But so the physical book goes on the endangered-species list, so responsible book reviewers go extinct, so independent bookstores disappear, so literary novelists are conscripted into Jennifer-Weinerish self-promotion, so the Big Six publishers get killed and devoured by Amazon: this looks like an apocalypse only if most of your friends are writers, editors or booksellers. Plus it’s possible that the story isn’t over. Maybe the internet experiment in consumer reviewing will result in such flagrant corruption (already one-third of all online product reviews are said to be bogus) that people will clamour for the return of professional reviewers. Maybe an economically significant number of readers will come to recognise the human and cultural costs of Amazonian hegemony and go back to local bookstores or at least to barnesandnoble.com, which offers the same books and a superior e-reader, and whose owners have progressive politics. Maybe people will get as sick of Twitter as they once got sick of cigarettes. Twitter’s and Facebook’s latest models for making money still seem to me like one part pyramid scheme, one part wishful thinking, and one part repugnant panoptical surveillance.

Quote of the day: Bucky Fuller on earning a living


From our old friend R. Buckminster Fuller [previously], quoted in New York Magazine, 30 March 1970:

We must do away with the absolutely specious notion that everybody has to earn a living. It is a fact today that one in ten thousand of us can make a technological breakthrough capable of supporting all the rest. The youth of today are absolutely right in recognizing this nonsense of earning a living. We keep inventing jobs because of this false idea that everybody has to be employed at some kind of drudgery because, according to Malthusian-Darwinian theory, he must justify his right to exist. So we have inspectors of inspectors and people making instruments for inspectors to inspect inspectors. The true business of people should be to go back to school and think about whatever it was they were thinking about before somebody came along and told them they had to earn a living.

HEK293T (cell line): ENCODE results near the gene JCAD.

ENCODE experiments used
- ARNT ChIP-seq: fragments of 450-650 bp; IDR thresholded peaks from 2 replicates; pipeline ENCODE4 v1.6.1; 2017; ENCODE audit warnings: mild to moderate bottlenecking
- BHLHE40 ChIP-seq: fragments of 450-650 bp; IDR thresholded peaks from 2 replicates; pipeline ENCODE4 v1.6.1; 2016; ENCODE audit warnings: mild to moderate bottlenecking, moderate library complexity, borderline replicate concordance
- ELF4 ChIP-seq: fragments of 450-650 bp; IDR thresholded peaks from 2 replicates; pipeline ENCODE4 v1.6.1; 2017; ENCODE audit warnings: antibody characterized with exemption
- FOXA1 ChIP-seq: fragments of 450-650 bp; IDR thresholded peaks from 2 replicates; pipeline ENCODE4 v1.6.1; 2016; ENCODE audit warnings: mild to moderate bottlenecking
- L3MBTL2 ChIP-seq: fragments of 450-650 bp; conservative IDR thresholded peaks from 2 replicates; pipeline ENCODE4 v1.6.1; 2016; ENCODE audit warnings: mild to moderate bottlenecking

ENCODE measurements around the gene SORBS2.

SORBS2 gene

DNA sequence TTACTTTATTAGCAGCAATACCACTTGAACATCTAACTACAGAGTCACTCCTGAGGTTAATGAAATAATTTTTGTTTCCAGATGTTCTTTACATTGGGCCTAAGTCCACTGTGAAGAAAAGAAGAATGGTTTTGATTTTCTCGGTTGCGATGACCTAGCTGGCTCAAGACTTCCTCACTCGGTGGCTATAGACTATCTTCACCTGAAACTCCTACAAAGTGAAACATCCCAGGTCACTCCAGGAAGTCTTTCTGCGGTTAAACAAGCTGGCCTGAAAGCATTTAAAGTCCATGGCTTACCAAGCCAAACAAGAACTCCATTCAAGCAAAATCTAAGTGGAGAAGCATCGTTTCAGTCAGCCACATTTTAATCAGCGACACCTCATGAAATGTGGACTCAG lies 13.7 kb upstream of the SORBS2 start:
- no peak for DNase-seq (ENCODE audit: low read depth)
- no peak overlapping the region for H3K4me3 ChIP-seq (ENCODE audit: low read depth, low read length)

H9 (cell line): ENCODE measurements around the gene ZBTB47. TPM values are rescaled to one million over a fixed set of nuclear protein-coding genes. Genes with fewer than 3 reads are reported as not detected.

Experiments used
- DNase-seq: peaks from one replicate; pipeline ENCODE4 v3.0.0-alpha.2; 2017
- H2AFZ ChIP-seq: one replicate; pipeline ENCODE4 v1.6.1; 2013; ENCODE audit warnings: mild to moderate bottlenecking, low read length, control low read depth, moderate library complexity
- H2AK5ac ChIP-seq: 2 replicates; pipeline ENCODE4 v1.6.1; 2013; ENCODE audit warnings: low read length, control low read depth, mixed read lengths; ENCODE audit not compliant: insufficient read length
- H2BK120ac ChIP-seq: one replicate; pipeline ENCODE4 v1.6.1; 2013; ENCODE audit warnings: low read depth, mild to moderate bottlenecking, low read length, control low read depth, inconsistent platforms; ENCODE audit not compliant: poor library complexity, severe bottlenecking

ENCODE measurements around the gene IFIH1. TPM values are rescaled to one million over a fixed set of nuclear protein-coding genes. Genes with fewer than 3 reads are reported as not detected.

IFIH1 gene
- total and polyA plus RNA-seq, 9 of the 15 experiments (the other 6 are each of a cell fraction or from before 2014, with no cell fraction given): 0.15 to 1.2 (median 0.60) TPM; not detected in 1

Our moment of Zen: Alan Watts in conversation


The late British-American Zen philosopher and Sausalito houseboat owner Alan Watts in a 1971 telecast “A conversation with myself, discusses the addiction to technological solutions and the fundamental flaw in our understanding of ourselves and the world.

A fascinating monologue, worthy of our time.

Assange, Chomsky, and Ali: On popular risings


Though Julian Assange may be holed up in the Ecuadorian embassy in London, waiting for word on his bid for refuge in that land, he’s still at work, as witnessed by the latest of his interview webcast for RT.

It’s an important discussion about the rise of popular movements, primarily in Latin America and the Middle East, among Assange, MIT prof and provocateur Noam Chomsky, and Tariq Ali.

The Julian Assange Show: Noam Chomsky & Tariq Ali

The program notes:

A surprise Arab drive for freedom, the West’s structural crisis and new hope coming from Latin America. That’s the modern world in the eyes of Noam Chomsky and Tariq Ali, two prominent thinkers and this week’s guests on Julian Assange’s show on RT.

Quote of the day: The true nature of the beast


From “CANCER CAPITALISM: Humanity’s Evolution or Destruction. Regaining Social Control Over the ‘Real Economy,’” a remarkable essay by John McMurtry, Professor Emeritus of Philosophy at the University of Guelph, Canada, posted at GlobalResearch.ca.

[T]he system has run far beyond society’s control and knowledge of its workings. It destroys the life-world by its nature. Its ruling global corporate conglomerates are, in fact, lavishly subsidized and armed-force defended by states to pollute the world at every level, draw down its non-renewable resources, competitively disemploy and underpay workers across cultures, systematically shirk public tax obligations and run down public infrastructures, destroy the habitat of species, and so on. There is no mystery as to why, although no-one says it in public. Every vector of global life-system depredation is corporately driven by roaming money-profit “investors” whose rights are the sole rights recognised in trade and investment treaties, and which governments are now structured to ensure even if they produce nothing – as with the ruling big banks which governments endlessly save at the rising life costs of their peoples.

Read the rest.

H/T to Moussequetaire.

Quote of the day: A year for wakening?


From a Michael DeLang essay in the always-provocative Swans Commentary:

One of my favorite blogging gadflies likes to describe the prevailing American socio-political-economic condition in the following terms, “There’s a Club, and you’re not in it.” This may represent an oversimplified summing up of an exceedingly complex structure, but it’s becoming increasingly hard to hide or deny the plain, succinct truth that underlies the core of this sentiment. Looking back, certain events of the past year seem to contain signs that a growing portion of the American populace is finally beginning to wake up to the inherent economic disparities created by an unregulated capitalism driven by the consumerist illusion of limitless growth.

Read the rest.